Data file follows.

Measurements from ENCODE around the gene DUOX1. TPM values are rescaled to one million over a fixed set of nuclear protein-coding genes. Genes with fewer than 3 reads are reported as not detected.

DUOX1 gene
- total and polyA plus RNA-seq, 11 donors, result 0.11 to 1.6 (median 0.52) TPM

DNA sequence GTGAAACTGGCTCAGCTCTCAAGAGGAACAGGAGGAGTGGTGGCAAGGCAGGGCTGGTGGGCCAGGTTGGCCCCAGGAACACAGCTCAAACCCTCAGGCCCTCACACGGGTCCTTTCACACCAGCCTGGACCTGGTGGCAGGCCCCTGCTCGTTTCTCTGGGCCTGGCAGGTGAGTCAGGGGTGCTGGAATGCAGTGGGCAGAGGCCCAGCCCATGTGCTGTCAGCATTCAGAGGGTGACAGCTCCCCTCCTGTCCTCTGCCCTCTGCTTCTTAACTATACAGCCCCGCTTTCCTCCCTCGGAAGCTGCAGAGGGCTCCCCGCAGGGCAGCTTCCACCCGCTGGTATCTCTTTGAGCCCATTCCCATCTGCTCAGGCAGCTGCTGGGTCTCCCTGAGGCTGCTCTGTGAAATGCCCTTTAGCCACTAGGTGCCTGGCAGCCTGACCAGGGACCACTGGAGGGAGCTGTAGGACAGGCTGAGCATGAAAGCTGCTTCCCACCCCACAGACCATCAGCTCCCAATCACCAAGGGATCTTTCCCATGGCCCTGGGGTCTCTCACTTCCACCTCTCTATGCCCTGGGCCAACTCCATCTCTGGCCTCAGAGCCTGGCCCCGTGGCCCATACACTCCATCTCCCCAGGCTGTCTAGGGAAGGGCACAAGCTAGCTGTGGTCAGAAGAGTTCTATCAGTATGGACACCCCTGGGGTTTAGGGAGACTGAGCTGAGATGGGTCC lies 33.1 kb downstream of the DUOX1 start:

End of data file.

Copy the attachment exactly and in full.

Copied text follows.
Measurements from ENCODE around the gene DUOX1. TPM values are rescaled to one million over a fixed set of nuclear protein-coding genes. Genes with fewer than 3 reads are reported as not detected.

DUOX1 gene
- total and polyA plus RNA-seq, 11 donors, result 0.11 to 1.6 (median 0.52) TPM

DNA sequence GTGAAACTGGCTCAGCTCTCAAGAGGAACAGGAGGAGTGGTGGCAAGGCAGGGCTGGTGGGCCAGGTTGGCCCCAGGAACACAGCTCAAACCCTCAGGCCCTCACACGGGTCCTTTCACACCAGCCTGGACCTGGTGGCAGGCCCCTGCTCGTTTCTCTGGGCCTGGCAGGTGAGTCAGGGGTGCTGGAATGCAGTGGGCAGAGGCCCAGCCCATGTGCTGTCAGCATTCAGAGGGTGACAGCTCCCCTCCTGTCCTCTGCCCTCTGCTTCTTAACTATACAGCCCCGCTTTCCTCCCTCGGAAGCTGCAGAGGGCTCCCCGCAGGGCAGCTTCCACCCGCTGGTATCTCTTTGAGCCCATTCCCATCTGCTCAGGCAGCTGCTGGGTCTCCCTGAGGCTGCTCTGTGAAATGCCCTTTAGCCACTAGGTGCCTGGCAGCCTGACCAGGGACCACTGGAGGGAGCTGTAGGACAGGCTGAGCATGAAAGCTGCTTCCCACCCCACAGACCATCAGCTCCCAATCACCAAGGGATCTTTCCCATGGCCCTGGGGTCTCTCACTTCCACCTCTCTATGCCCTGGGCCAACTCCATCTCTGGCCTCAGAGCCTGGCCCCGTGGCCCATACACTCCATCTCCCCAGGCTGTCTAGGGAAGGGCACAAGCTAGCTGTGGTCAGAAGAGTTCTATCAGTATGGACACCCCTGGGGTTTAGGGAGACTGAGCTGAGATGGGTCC lies 33.1 kb downstream of the DUOX1 start: